Lit [Fantasy Flight Games] Because it just keeps getting better

Discussion in 'Literature' started by The Loyal Imperial, Sep 7, 2012.

  1. Ender Sai Chosen One

    Member Since:
    Feb 18, 2001
    star 10
    Sure; d20 was a bad era for SWRPG. But they did sell a lot of merchandise and not really destroy the brand any more than Lucas did so in terms of being a licence-holder - it's a fair metric.
    Counter and TheRedBlade like this.
  2. Ender Sai Chosen One

    Member Since:
    Feb 18, 2001
    star 10
    https://www.fantasyflightgames.com/en/news/2017/10/16/compromised-perimeter/

    The daily life of a Spy in service to the Rebellion is one of flexibility and innovation. Every mission poses a new question that must be answered with minimal supplies and personnel against a foe with a surplus of both. The Rebellion relies on the ingenuity and skill of every single operative on their roster. Today, we're going to look a little closer at the secrets revealed in the newest Star Wars™: Age of Rebellion sourcebook, Cyphers and Masks.
    Up and Over

    [IMG] In a galaxy filled to bursting with technology and networks and computer systems, tech experts like Slicers access streams of data to manipulate and control the flow of information. However, not everything of value is in code or safe on the holonet. Couriers are spies who specialize in the safe and secure movement of secrets and supplies. Where the previously revealed Sleeper Agent excels at social engineering and a carefully constructed legend, the Courier navigates physical space with similar deftness. Their training and skill at maneuvering through dense urban areas allows them to get where others can’t. Towering buildings, crowds of civilians, clutter-strewn alleys, and more are the preferred environments of the Courier.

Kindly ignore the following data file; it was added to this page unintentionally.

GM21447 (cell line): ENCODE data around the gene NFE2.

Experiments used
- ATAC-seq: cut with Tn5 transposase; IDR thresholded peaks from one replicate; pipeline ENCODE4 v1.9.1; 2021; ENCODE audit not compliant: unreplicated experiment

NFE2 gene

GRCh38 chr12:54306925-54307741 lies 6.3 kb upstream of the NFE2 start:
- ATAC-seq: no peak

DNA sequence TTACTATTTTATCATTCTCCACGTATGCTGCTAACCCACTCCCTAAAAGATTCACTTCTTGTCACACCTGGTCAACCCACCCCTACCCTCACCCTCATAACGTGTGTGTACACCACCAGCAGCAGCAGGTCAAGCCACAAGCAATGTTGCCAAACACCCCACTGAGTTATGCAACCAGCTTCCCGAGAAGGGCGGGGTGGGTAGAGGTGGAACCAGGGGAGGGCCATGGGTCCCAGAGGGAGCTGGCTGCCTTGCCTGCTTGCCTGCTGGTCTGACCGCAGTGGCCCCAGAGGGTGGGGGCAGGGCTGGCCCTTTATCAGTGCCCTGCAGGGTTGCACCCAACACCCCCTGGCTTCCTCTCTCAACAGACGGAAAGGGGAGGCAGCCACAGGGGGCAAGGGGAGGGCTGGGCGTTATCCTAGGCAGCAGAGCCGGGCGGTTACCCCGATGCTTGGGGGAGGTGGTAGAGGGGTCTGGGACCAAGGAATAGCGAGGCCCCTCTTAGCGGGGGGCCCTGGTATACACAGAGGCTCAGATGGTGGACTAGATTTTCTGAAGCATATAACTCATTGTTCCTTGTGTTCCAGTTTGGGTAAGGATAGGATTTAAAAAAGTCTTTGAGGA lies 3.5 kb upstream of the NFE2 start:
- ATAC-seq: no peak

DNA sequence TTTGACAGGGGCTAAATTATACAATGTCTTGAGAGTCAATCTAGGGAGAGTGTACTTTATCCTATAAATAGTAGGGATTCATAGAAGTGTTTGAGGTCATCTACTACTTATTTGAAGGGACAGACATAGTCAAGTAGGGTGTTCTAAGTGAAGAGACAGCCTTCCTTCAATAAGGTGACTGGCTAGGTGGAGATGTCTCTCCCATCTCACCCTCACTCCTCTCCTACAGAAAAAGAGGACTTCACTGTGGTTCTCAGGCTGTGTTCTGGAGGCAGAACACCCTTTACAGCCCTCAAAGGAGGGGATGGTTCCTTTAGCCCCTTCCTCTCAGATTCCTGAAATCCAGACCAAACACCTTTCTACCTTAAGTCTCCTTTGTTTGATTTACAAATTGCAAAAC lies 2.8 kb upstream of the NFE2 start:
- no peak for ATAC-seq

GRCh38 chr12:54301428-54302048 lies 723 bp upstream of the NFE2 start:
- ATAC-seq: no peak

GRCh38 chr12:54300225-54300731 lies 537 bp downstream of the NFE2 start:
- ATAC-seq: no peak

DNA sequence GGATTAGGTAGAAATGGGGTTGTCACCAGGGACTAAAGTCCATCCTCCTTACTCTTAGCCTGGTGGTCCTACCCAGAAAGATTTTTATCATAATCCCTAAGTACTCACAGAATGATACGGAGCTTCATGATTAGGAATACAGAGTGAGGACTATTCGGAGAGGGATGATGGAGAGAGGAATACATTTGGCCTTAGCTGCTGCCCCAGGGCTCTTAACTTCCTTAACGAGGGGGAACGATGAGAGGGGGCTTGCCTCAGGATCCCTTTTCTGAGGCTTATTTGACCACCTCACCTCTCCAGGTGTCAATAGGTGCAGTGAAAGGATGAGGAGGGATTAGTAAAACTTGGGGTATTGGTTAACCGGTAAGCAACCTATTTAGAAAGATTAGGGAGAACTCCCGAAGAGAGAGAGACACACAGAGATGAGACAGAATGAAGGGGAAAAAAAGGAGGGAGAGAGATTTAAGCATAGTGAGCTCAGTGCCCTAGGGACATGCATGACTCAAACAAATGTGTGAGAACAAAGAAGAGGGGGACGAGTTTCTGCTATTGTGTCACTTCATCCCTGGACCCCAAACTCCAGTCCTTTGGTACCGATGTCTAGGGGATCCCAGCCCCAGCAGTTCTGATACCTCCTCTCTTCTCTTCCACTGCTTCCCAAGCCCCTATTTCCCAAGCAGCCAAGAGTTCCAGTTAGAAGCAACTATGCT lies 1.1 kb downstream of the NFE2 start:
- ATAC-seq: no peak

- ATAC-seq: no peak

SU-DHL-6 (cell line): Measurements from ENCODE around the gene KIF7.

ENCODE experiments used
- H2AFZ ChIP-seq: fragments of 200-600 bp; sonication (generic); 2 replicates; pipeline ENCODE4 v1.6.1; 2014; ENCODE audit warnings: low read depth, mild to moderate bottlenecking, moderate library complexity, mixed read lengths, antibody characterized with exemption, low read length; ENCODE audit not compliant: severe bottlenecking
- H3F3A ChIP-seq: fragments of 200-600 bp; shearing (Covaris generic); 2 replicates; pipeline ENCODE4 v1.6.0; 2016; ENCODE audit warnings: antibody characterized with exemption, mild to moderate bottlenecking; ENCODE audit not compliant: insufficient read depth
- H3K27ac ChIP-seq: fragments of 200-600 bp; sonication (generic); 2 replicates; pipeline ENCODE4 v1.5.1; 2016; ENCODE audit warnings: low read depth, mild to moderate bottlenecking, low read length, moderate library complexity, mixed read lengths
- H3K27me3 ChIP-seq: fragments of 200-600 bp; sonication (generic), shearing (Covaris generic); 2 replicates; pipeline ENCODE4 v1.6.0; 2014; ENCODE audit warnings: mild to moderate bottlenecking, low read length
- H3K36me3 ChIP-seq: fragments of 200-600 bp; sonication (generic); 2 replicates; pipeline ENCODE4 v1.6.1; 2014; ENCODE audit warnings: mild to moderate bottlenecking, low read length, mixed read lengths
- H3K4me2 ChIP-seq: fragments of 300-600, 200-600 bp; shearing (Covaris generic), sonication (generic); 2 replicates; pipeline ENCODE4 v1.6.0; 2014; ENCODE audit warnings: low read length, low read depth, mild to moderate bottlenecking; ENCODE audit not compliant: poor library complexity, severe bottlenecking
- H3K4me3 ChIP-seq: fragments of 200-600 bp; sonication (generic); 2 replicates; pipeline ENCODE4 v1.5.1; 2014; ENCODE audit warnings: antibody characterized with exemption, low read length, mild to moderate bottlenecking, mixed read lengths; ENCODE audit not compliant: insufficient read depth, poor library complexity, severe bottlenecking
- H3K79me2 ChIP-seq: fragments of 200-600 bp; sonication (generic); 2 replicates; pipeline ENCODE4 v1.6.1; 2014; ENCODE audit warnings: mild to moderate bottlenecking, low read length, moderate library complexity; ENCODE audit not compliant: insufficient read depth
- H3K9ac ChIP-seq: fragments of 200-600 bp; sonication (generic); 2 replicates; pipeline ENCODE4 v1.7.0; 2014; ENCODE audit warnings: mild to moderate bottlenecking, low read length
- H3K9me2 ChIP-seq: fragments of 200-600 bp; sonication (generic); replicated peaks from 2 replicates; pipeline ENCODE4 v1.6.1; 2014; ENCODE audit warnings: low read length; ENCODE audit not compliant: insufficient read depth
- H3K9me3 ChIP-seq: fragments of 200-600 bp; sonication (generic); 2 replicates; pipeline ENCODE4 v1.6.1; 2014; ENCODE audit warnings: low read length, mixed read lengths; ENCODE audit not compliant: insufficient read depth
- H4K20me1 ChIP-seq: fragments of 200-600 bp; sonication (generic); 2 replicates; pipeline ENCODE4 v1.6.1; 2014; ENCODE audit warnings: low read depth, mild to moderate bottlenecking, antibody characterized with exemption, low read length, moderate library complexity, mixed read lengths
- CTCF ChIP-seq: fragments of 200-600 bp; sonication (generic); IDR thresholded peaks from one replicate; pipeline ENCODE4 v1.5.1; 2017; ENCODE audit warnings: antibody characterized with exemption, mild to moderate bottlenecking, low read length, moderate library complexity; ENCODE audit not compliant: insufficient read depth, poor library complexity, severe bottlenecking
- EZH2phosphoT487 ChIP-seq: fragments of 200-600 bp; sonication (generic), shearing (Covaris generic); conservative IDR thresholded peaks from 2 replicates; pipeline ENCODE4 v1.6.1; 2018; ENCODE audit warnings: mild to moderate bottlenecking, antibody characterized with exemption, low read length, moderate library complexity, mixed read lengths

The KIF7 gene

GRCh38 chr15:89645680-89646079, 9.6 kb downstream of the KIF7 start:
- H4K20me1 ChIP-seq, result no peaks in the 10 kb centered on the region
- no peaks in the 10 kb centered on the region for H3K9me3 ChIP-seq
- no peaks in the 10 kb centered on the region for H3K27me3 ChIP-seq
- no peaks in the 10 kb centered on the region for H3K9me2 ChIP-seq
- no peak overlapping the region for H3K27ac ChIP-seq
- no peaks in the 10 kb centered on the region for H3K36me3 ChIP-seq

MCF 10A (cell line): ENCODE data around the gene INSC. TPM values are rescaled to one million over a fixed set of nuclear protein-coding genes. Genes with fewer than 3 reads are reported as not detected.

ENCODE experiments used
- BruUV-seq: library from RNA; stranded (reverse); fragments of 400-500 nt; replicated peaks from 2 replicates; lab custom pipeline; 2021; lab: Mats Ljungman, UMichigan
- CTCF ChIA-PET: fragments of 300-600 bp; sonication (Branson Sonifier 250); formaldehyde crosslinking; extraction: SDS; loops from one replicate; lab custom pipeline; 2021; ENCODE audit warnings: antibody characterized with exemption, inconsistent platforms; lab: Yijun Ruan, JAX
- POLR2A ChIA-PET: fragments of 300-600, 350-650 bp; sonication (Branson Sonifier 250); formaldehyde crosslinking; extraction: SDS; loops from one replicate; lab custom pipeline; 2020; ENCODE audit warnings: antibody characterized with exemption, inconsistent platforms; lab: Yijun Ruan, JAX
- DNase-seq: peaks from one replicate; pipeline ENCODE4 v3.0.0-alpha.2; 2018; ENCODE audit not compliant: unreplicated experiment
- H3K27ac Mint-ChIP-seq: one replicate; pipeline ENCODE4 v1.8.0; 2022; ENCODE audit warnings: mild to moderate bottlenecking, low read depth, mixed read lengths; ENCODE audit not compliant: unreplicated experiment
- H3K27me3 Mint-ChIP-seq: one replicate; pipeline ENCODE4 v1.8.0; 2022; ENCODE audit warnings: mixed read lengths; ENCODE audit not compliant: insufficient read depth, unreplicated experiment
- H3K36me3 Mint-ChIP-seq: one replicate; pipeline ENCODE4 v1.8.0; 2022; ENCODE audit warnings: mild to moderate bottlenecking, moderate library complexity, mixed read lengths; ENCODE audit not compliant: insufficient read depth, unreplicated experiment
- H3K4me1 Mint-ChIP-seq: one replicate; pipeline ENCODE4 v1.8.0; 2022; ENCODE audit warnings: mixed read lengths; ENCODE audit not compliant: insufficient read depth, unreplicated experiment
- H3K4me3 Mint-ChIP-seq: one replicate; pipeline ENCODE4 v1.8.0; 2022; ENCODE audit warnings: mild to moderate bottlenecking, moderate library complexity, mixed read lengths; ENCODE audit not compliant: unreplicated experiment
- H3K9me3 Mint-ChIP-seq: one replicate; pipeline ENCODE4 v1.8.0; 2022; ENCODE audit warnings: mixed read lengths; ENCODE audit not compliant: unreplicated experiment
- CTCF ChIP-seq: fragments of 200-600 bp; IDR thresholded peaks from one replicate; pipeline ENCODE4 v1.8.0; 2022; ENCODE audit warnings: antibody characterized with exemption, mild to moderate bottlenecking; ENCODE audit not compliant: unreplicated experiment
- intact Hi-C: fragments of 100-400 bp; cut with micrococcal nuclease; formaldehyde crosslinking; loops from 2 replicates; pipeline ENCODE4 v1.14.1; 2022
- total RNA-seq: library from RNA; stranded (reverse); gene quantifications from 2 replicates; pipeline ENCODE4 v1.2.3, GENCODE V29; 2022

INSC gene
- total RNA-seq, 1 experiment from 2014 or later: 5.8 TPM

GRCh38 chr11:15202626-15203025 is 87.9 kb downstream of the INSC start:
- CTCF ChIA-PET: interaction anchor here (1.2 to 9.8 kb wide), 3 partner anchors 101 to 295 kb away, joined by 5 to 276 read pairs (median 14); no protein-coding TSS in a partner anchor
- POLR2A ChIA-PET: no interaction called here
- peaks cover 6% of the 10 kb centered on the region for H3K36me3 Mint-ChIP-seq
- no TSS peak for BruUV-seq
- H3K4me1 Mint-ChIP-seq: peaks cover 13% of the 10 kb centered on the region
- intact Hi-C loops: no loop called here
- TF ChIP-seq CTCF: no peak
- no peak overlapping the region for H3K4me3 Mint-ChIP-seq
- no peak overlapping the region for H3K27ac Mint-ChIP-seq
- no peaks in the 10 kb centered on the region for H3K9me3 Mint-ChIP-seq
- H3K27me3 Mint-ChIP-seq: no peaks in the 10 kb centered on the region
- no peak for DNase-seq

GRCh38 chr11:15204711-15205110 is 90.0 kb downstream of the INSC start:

Couriers are experts at operating deftly in enemy territory where the watchful eye of the Empire is ever present. Multiple ranks of the Indistinguishable talent upgrade the difficulty of observers to recognize and identify the character, and an Improved version extends this benefit to nearby allies. To represent their ability to navigate their surroundings where others would find difficulty, the talent Freerunning allows the Courier to spend 1 strain to move, even vertically, to any location within short range provided there is a path to do so.
    The final tier of the Courier tree includes two potent active talents the PC will find supremely useful in their dangerous line of work. Lose Them requires a Stealth check, but penalizes any pursuers of the Courier with two setback dice for as long as the chase continues or allows an immediate escape if the Courier spends a Triumph from the roll. The setback dice may not seem like a huge detriment for a single check, but over the course of a chase encounter, the failures and threats rolled will steadily wear the enemy down enough for an eventual empty-handed end for the trackers.